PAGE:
Vietraq War veteran Master Sgt. Jeffrey S. Sarver, pictured above at a news conference today, says that the main character of the film “The Hurt Locker” was based upon him — and that he even coined the term “hurt locker.” He is suing the film’s makers for having profited from him.
It’s too bad that the members of the Academy of Motion Picture Arts and Sciences already have cast their ballots for best picture, which is to be announced on Sunday — because if they voted for “The Hurt Locker” then, they probably wouldn’t do so now.
First, the academy banned one of “The Hurt Locker’s” producers from attending the Oscars for having overzealously lobbied academy members to vote for his film.
Now, real-life Master Sgt. Jeffrey Sarver filed a lawsuit against the makers of the film, stating that the film’s main character is based on him. Reports The Associated Press:
An Army bomb disposal expert who served in the Iraq war is suing the makers of “The Hurt Locker,” claiming the Oscar-nominated film’s lead character is based on him and that they cheated him out of “financial participation” in the film.
Attorney Geoffrey Fieger said at a news conference at his … office [today] that he filed the multimillion-dollar lawsuit in New Jersey federal court on behalf of Master Sgt. Jeffrey Sarver.
Sarver, of Clarksville, Tenn., claims screenwriter Mark Boal was embedded in his three-person unit and that the information he gathered was used in the film, Fieger said. The film is nominated for nine Academy Awards, including best original screenplay.
Sarver says Will James, the film’s main character (portrayed by Oscar nominee Jeremy Renner), is based on him and that James’ call signal, “Blaster One,” was uniquely his during his tours of duty, Fieger said. Sarver also says he coined the phrase “The Hurt Locker.”
Fieger says Boal’s embedded reporting — over 30 days in 2004 — led to an article the following year in Playboy magazine about Sarver, and that the story later was adapted by Boal for “The Hurt Locker” screenplay.
“If you do take the time to read (the Playboy article) and if you then go and view ‘The Hurt Locker,’ you will see — and there will be no question in your mind — that ‘Blaster One,’ Sgt. Sarver, is the character in ‘The Hurt Locker’ called Will James,” Fieger said. “The caveat in the movie that the movie is fictional and all the characters portrayed in the movie are fictional is a fictional statement in and of itself.” …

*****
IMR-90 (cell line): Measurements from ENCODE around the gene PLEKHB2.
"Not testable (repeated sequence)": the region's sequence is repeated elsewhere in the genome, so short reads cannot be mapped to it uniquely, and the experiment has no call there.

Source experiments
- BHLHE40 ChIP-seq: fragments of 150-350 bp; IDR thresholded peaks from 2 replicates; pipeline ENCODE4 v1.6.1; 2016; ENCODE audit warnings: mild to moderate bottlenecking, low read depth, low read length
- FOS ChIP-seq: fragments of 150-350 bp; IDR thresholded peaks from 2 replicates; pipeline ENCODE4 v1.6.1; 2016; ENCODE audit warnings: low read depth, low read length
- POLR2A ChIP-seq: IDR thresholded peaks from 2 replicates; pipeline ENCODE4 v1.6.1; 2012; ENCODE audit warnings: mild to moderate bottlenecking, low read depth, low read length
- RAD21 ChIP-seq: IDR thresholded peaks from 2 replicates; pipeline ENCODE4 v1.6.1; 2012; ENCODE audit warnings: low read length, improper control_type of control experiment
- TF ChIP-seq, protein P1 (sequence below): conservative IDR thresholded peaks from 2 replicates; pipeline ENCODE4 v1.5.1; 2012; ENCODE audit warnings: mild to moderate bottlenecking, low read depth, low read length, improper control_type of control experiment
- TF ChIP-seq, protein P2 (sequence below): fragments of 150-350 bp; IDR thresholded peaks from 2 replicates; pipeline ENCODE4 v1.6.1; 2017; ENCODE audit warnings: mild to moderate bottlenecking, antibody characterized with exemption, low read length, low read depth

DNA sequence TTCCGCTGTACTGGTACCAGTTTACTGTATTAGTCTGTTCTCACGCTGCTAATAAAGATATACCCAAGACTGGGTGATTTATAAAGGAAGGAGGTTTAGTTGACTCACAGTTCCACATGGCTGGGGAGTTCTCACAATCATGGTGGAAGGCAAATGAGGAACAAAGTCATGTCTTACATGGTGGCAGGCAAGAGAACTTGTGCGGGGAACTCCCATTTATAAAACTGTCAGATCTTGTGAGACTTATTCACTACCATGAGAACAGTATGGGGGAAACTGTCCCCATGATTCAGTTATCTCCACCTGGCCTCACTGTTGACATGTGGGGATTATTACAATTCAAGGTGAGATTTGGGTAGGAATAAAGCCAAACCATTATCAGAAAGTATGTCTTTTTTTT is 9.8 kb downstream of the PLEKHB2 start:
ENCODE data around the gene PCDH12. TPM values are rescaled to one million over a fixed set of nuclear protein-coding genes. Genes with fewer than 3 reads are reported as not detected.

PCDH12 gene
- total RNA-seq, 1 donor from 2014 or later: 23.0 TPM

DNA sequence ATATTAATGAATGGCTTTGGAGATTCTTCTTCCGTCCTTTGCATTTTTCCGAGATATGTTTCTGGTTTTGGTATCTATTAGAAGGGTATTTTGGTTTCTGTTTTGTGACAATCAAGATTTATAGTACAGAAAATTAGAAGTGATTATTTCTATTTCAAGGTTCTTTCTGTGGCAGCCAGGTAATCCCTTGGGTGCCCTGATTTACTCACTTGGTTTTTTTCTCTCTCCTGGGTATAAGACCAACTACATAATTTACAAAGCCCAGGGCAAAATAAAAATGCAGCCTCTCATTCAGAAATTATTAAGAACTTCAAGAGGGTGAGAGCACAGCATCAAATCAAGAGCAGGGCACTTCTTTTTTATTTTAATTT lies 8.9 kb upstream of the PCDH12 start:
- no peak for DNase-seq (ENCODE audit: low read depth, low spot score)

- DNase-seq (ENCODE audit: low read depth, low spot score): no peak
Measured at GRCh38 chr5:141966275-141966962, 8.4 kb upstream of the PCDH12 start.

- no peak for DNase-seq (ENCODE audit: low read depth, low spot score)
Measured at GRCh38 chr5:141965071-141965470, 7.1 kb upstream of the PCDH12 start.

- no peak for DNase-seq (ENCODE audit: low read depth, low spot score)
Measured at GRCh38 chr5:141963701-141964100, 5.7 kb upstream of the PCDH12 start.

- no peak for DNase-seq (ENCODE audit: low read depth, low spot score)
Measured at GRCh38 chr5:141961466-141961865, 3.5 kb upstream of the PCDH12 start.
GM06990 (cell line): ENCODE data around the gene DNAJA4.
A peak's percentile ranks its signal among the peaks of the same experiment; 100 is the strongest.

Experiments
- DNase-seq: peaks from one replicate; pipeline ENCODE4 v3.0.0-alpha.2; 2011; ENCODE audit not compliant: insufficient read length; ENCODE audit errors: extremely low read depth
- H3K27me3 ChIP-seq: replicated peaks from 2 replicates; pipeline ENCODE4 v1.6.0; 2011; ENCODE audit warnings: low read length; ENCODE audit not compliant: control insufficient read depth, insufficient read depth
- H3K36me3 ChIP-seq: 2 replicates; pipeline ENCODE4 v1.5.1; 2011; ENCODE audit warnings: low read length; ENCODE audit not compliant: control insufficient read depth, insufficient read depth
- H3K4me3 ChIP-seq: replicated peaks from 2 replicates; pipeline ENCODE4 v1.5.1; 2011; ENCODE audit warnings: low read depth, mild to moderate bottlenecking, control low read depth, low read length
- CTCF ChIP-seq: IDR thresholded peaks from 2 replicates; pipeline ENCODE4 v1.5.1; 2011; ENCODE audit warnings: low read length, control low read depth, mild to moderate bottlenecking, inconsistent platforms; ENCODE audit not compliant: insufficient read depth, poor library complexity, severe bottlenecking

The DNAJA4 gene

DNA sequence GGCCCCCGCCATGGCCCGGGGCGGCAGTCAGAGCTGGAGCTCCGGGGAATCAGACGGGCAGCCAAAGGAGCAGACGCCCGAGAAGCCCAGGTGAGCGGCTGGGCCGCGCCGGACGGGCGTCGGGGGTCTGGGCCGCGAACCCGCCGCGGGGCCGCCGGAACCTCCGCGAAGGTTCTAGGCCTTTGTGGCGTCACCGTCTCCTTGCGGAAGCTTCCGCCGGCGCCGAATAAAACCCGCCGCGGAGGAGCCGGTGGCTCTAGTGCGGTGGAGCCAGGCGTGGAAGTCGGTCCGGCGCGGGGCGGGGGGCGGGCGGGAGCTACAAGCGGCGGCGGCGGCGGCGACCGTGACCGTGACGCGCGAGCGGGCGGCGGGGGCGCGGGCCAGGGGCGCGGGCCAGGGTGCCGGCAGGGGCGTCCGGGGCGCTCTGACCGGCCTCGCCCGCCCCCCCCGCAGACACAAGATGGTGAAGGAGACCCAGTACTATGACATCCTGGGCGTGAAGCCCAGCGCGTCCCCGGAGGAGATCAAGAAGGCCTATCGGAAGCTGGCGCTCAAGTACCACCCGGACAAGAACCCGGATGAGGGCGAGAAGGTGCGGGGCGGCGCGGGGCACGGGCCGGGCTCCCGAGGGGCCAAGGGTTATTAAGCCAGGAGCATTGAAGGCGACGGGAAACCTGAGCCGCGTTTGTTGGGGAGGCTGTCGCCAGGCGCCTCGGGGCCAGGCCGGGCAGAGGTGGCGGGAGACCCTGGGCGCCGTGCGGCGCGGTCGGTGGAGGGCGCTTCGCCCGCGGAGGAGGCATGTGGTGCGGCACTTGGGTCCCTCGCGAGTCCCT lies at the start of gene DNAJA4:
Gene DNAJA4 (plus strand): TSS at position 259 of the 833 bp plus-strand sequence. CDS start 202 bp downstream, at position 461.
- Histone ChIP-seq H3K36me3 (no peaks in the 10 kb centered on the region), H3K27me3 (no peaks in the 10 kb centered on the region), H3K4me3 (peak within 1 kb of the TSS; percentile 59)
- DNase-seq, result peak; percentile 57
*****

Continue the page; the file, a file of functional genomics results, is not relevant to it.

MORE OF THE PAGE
Yikes. That the screenwriter spent time “embedded” with Sarver in Iraq and then wrote the screenplay, and that the screenwriter even adopted specific, rather unique details about Sarver, such as his call signal and his coining of the term “hurt locker” — if this is true — seems legally damning, although I’m not a lawyer.
You’re allowed to report what you witness, but then to turn what you witness into “fiction” and to profit personally from that “fiction” — that seems rather legally sticky to me.
If “The Hurt Locker” wins best picture, it will be a forever-tarnished best-picture win. (I don’t think that there is any remedy for any buyer’s remorse that the academy might have. I’m not sure whether any Oscar ever has been revoked. [I could look it up, but, truth be told, I don’t want to know that badly enough to look it up…])
My guess is that “The Hurt Locker” will win best picture if the members of the academy decided to go with the underdog. If not “The Hurt Locker,” I think that the best-picture Oscar will go to the sci-fi epic “Avatar.”
“Avatar” has its flaws, such as the fact that it is derivative of so many other movies, perhaps especially the “Pocahontas” storyline, but I can see the academy giving the best-picture Oscar to “Avatar” not so much for the film’s achievements alone but also to reward James Cameron for his life’s work, even though his “Titanic” won best picture in 1997.
Had “The Hurt Locker” lawsuit come to light before the members of the academy voted for this year’s best picture, the Na’vi would be cheering right about now…